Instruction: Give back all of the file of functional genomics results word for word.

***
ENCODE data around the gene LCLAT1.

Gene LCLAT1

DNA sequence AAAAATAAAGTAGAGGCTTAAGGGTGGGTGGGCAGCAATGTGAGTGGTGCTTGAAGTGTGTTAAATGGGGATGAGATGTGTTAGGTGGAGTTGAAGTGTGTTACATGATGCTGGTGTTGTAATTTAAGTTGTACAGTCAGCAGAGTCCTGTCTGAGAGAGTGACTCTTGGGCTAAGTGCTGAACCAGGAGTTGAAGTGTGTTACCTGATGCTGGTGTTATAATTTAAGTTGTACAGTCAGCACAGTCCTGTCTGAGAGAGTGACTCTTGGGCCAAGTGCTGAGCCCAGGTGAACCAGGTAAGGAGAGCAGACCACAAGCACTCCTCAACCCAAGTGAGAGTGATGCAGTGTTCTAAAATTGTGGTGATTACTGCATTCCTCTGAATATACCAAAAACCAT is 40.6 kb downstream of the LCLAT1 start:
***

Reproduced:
ENCODE data around the gene LCLAT1.

Gene LCLAT1

DNA sequence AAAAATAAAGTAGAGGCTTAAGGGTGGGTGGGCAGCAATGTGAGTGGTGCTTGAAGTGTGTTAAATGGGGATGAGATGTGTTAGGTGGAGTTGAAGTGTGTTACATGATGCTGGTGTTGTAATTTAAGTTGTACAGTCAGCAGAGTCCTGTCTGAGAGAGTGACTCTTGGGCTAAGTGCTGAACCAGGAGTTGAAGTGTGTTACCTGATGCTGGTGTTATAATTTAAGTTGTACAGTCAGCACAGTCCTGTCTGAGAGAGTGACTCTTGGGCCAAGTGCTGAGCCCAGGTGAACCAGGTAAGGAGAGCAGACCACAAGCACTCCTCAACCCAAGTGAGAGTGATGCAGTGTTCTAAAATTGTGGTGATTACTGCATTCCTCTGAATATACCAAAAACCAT is 40.6 kb downstream of the LCLAT1 start: